#3 Before you turn them loose in a new home

Check out this great set up for getting cats out into the household for socialization. THis would work well for undersocialized cats or former ferals moving into a new home. DISCLAIMER: The cats pictured are in the last stages of socialization and can be managed without risk to life and limb. A hard-core feral cat could tear his way out of this set up in a New York minute. For the starting stages of socialization of cats/kittens, a more secure confinement is required for the safety of all.



Here's the email note that came with the pictures:

This is the 'tent method' for socialization. It works very well. You put the pup tent where the people hang out (family room, TV room, kitchen, etc.), so the cats can see everything going on. It really helps socialize/tame them quickly. There's enough room for a person to sit halfway in the tent and interact with them, also. This is where she'll keep Julia, until she feels it's time for Julia to come out and roam freely in her place. The cats seem very comfortable and happy in them, plus there's a cat tree to play, nap on, toys to play with. Very cute.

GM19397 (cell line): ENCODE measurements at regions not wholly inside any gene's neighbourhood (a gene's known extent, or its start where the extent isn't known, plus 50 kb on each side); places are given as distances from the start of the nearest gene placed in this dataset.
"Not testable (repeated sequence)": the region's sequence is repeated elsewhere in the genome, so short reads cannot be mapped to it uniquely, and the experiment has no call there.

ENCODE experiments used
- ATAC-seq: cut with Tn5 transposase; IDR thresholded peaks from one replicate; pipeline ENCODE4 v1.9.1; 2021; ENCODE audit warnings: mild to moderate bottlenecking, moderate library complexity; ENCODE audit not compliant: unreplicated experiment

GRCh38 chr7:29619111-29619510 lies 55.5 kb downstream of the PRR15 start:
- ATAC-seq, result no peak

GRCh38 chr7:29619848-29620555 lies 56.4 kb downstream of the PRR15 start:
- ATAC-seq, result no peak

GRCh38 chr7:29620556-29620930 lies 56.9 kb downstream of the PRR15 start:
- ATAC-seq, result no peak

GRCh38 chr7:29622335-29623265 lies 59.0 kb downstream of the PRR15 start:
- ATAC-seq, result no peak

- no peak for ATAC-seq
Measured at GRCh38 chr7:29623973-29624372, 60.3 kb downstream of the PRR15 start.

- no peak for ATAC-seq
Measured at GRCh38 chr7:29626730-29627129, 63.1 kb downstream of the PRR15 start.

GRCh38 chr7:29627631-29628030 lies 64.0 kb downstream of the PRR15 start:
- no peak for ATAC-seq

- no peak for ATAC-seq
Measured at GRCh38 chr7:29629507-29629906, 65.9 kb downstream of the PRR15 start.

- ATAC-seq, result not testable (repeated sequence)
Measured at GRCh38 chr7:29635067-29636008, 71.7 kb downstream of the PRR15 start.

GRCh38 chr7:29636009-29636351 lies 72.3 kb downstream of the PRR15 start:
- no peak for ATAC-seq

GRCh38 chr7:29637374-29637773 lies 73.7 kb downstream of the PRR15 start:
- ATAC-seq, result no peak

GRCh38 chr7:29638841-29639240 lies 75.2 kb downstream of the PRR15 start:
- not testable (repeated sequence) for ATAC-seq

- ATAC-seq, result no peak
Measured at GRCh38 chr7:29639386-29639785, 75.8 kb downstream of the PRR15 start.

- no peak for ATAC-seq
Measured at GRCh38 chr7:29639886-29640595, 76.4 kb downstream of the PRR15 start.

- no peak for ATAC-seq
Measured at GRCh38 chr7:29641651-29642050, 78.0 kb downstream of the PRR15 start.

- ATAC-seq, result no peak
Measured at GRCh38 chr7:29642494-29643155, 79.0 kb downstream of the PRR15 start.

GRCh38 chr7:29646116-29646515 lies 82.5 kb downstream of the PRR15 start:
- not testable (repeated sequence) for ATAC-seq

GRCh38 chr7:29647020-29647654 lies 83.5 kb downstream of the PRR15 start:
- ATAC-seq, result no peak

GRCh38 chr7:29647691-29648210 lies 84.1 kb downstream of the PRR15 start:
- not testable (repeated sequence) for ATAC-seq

Dorothy



Thanks for the pictures and info Dorothy.